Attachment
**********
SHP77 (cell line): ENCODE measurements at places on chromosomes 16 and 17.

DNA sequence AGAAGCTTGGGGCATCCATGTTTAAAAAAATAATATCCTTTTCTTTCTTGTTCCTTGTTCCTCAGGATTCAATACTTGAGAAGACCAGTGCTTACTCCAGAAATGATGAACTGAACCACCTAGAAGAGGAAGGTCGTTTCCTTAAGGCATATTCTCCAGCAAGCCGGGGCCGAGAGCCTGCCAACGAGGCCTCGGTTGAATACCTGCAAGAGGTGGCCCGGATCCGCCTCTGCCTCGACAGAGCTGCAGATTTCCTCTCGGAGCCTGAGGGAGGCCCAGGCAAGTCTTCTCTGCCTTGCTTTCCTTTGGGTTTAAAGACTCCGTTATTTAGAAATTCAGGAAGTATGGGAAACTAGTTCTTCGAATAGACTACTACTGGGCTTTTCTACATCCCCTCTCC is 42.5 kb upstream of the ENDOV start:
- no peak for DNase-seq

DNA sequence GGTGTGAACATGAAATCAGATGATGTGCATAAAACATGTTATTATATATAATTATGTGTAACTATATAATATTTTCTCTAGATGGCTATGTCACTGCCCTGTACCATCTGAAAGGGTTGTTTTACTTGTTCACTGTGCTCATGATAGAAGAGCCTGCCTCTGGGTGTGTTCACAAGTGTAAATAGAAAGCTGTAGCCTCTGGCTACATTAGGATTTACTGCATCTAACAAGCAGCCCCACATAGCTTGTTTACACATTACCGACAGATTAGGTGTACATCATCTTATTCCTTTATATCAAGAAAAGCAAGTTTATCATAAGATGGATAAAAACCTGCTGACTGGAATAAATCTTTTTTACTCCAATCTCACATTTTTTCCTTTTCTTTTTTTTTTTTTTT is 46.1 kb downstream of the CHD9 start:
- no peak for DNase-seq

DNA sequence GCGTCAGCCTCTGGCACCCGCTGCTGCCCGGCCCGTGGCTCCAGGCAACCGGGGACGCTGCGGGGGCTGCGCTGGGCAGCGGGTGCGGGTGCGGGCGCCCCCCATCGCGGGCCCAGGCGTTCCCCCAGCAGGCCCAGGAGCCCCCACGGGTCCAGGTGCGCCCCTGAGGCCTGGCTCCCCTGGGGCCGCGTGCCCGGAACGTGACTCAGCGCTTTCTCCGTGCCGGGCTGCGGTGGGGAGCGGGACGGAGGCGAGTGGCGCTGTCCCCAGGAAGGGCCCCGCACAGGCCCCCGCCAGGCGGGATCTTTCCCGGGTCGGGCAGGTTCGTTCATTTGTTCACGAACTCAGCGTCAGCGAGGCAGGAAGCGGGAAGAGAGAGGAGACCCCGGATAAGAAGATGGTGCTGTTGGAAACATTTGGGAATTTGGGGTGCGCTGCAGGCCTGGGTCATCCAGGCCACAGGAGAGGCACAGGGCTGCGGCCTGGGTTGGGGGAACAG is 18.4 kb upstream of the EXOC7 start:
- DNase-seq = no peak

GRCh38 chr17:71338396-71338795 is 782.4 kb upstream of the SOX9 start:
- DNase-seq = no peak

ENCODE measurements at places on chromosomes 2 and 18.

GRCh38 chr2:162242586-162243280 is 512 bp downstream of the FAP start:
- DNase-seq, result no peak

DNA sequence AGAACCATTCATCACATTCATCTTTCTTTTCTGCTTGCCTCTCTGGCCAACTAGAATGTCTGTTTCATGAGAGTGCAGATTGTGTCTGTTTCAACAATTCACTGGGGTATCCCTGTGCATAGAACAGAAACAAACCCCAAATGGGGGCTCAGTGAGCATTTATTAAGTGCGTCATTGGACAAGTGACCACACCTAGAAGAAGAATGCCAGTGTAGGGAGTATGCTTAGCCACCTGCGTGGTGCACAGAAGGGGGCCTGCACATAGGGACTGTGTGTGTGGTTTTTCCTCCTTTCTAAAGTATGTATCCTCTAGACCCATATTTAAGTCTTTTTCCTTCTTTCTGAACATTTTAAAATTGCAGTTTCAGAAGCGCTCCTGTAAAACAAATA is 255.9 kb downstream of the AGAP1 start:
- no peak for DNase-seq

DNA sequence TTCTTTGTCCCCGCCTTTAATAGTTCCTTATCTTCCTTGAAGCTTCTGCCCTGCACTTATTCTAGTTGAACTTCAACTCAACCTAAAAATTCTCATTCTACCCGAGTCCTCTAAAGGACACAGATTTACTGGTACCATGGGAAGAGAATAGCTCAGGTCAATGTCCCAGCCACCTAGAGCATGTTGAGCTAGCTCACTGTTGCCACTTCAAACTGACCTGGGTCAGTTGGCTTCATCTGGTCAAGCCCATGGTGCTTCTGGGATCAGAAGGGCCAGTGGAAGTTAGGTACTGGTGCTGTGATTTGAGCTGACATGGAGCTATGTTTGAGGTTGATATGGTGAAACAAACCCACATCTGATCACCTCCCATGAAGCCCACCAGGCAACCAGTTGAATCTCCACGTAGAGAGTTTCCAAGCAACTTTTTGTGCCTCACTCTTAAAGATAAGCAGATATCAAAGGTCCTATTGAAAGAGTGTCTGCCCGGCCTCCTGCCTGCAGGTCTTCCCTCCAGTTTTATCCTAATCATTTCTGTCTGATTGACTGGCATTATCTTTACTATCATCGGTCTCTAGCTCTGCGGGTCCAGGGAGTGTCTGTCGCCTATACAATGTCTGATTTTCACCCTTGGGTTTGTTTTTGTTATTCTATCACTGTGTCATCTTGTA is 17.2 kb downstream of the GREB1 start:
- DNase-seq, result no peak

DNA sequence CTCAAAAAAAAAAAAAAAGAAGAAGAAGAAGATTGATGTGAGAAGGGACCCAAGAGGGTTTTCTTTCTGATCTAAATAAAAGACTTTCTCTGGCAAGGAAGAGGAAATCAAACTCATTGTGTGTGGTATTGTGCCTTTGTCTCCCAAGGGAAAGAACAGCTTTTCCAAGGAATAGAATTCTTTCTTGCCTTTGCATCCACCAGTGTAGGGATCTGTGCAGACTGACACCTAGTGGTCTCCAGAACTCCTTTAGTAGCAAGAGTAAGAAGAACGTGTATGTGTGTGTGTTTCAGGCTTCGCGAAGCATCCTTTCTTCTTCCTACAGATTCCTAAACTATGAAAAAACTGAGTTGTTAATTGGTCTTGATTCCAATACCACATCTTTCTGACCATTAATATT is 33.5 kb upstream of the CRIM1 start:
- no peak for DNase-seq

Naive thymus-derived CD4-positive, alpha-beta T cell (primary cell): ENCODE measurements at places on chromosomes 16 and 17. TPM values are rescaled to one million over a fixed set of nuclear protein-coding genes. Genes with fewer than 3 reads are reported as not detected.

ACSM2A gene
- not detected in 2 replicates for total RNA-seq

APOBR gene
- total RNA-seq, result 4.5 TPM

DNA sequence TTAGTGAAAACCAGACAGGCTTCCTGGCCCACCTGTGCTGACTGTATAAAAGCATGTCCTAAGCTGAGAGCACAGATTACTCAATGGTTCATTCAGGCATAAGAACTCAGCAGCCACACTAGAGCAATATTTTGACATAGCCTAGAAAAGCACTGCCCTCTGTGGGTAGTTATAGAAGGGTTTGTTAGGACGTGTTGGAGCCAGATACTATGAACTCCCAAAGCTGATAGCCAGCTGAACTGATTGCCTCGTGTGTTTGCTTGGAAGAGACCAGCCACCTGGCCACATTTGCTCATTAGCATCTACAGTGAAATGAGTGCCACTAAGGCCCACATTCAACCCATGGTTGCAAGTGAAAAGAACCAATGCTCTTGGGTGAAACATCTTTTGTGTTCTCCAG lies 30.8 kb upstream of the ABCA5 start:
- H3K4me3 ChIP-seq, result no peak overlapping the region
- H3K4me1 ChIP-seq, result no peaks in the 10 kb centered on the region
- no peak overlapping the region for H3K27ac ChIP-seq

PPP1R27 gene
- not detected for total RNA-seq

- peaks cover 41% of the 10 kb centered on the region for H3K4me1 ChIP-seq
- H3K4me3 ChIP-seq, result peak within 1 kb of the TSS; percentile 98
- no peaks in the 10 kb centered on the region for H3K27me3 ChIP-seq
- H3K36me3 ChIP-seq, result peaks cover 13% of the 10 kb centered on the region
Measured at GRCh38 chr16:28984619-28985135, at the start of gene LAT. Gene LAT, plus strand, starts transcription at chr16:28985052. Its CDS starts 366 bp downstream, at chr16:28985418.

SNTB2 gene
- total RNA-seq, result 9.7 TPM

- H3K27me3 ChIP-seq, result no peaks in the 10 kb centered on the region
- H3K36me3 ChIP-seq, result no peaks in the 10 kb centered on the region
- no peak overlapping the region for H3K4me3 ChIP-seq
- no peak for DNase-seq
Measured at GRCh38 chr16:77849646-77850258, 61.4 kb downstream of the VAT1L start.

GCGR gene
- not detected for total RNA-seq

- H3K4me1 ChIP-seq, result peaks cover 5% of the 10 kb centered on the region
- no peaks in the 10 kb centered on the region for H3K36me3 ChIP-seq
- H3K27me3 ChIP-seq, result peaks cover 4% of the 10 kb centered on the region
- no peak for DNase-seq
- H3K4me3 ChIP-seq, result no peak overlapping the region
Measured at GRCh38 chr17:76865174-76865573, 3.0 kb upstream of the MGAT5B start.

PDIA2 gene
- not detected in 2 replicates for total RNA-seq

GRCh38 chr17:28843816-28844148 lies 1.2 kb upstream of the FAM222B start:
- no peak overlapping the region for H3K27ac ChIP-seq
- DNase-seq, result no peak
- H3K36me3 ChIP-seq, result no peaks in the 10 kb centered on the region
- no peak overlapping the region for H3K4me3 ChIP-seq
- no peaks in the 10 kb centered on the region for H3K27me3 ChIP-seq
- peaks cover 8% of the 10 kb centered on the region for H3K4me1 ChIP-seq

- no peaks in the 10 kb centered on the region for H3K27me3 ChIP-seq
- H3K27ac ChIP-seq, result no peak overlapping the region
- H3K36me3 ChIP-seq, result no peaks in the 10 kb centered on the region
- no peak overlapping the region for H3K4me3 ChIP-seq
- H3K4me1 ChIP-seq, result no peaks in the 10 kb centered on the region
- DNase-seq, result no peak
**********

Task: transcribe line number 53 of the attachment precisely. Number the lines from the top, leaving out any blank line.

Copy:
- no peak overlapping the region for H3K27ac ChIP-seq